• moves food around the plate; doesn't eat it
  • Has a distorted body image
  • thinks she's fat when she's too thin
  • wears baggy clothes to hide appearance
  • fears gaining weight
  • weighs herself many times a day
  • Acts differently
  • talks about weight and food all the time
  • won't eat in front of others
  • acts moody or depressed
  • doesn't socialize

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What happens to your body with anorexia?

The body doesn't get the energy from foods that it needs, so it slows down. Look at the picture to find out how anorexia affects your health.

Diagram of health problems caused by anorexia

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Can someone with anorexia get better?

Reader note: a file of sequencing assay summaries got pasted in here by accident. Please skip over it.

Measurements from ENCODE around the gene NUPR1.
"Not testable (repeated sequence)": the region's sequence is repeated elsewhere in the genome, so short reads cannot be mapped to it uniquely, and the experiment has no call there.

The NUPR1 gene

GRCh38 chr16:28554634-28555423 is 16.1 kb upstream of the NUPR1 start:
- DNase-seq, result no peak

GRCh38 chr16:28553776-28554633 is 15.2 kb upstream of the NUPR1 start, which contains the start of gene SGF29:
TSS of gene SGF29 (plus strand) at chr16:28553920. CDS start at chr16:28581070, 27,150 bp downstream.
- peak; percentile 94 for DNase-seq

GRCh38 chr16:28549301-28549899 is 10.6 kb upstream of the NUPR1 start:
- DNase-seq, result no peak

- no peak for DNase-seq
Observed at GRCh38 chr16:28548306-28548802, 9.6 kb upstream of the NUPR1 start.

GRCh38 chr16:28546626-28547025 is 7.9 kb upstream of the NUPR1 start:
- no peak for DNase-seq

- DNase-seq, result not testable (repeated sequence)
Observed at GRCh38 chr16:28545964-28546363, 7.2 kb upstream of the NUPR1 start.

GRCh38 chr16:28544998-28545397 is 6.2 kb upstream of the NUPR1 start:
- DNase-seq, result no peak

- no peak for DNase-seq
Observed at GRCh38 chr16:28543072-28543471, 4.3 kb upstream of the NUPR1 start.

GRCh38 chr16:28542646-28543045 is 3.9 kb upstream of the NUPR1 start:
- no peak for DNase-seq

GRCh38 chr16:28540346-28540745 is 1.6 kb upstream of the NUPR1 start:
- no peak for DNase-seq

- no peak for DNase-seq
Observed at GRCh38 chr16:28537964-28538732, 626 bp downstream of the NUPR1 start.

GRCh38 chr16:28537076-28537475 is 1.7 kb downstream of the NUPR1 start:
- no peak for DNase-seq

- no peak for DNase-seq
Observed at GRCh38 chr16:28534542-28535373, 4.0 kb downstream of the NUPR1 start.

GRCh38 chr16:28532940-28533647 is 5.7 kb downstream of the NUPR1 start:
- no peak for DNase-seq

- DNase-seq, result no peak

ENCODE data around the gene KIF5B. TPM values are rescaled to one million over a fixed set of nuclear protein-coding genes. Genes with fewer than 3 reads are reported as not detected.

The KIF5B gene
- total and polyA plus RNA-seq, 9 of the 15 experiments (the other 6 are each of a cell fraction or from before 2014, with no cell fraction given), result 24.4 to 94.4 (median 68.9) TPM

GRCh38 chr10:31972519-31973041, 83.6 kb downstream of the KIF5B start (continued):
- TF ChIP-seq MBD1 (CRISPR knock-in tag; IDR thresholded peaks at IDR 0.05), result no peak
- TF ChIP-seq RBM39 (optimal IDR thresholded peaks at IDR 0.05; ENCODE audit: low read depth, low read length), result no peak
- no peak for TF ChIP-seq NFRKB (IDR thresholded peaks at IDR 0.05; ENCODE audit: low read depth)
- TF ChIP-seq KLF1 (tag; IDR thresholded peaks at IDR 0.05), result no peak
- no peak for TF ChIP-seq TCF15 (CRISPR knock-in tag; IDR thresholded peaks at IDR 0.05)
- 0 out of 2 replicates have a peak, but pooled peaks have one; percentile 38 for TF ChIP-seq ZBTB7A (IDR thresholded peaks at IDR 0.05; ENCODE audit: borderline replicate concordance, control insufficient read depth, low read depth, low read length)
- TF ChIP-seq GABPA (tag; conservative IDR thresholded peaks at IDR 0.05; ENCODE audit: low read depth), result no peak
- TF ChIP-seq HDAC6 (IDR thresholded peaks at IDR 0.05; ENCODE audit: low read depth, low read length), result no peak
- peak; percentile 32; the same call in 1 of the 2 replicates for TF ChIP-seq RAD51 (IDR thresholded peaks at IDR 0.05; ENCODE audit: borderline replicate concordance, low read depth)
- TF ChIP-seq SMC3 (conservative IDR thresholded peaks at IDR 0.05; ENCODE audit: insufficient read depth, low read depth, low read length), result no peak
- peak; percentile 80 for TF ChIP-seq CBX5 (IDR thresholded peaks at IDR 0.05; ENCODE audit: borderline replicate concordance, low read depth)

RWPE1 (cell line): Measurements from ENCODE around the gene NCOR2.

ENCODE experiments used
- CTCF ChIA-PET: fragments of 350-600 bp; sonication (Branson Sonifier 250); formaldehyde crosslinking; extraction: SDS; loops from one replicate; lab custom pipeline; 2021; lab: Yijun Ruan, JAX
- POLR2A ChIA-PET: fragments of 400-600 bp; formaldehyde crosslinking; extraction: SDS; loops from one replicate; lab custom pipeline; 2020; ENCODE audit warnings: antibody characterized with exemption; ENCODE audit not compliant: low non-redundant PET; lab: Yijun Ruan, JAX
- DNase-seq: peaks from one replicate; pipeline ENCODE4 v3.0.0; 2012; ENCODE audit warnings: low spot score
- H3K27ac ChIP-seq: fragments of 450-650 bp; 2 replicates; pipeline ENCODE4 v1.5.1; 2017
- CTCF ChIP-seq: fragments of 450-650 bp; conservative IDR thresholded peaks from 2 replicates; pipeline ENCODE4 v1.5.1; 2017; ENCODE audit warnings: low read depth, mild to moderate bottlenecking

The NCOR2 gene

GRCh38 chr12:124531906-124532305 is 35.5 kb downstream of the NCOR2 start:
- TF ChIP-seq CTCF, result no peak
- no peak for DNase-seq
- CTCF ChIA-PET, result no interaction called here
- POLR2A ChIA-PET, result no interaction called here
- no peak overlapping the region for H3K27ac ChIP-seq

Yes. People with this disorder can get better. The treatment depends on what the person needs. The person must get back to a healthy weight. Many times, eating disorders happen with other problems, like depression and anxiety problems. These problems are treated along with the anorexia and may involve medicines that help reduce feelings of depression and anxiety.

With outpatient care, the patient goes to the hospital during the day for treatment, but lives at home. Sometimes, the patient goes to a hospital and stays there for treatment. Different types of health care providers, like doctors, nutritionists, and therapists, will help the patient get better. These providers will help the patient regain the weight, improve physical health and nutrition, learn healthy eating patterns, and cope with thoughts and feelings related to the disorder. After leaving the hospital, the patient continues to get help from her providers. Individual counseling can also help someone with anorexia. Counseling may involve the whole family too, especially if the patient is young. Support groups may also be a part of treatment. Support groups help patients and families talk about their experiences and help each other get better.